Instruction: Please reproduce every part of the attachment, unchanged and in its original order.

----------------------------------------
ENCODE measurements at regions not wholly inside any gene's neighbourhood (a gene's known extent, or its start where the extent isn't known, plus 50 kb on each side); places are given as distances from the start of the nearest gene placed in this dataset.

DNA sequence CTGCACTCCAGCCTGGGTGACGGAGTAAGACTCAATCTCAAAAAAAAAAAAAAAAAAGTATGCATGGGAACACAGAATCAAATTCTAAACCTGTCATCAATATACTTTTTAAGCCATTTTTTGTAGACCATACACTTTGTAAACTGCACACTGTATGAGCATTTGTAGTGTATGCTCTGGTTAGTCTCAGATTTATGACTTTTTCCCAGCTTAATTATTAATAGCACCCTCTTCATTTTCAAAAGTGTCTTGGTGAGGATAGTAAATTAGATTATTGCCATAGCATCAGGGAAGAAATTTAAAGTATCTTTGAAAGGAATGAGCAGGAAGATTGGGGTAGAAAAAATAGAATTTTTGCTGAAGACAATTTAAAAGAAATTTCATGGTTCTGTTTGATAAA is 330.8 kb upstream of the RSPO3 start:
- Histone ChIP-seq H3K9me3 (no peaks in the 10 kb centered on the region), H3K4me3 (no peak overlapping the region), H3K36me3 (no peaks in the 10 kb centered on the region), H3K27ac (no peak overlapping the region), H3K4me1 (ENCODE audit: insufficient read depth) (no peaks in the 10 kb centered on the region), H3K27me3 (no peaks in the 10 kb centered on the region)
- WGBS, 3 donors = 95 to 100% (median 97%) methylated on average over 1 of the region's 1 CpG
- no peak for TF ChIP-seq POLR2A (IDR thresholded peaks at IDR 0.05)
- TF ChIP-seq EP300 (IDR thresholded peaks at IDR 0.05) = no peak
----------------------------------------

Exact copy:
ENCODE measurements at regions not wholly inside any gene's neighbourhood (a gene's known extent, or its start where the extent isn't known, plus 50 kb on each side); places are given as distances from the start of the nearest gene placed in this dataset.

DNA sequence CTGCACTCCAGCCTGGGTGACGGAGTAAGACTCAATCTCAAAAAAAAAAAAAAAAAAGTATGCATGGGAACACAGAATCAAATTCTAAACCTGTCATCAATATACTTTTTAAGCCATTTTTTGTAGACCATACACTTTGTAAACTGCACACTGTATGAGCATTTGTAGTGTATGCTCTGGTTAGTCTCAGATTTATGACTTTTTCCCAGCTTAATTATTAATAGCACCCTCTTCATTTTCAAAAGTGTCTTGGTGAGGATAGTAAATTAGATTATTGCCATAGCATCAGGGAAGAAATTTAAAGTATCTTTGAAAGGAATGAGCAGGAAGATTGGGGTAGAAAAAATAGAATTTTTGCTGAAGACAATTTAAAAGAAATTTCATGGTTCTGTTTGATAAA is 330.8 kb upstream of the RSPO3 start:
- Histone ChIP-seq H3K9me3 (no peaks in the 10 kb centered on the region), H3K4me3 (no peak overlapping the region), H3K36me3 (no peaks in the 10 kb centered on the region), H3K27ac (no peak overlapping the region), H3K4me1 (ENCODE audit: insufficient read depth) (no peaks in the 10 kb centered on the region), H3K27me3 (no peaks in the 10 kb centered on the region)
- WGBS, 3 donors = 95 to 100% (median 97%) methylated on average over 1 of the region's 1 CpG
- no peak for TF ChIP-seq POLR2A (IDR thresholded peaks at IDR 0.05)
- TF ChIP-seq EP300 (IDR thresholded peaks at IDR 0.05) = no peak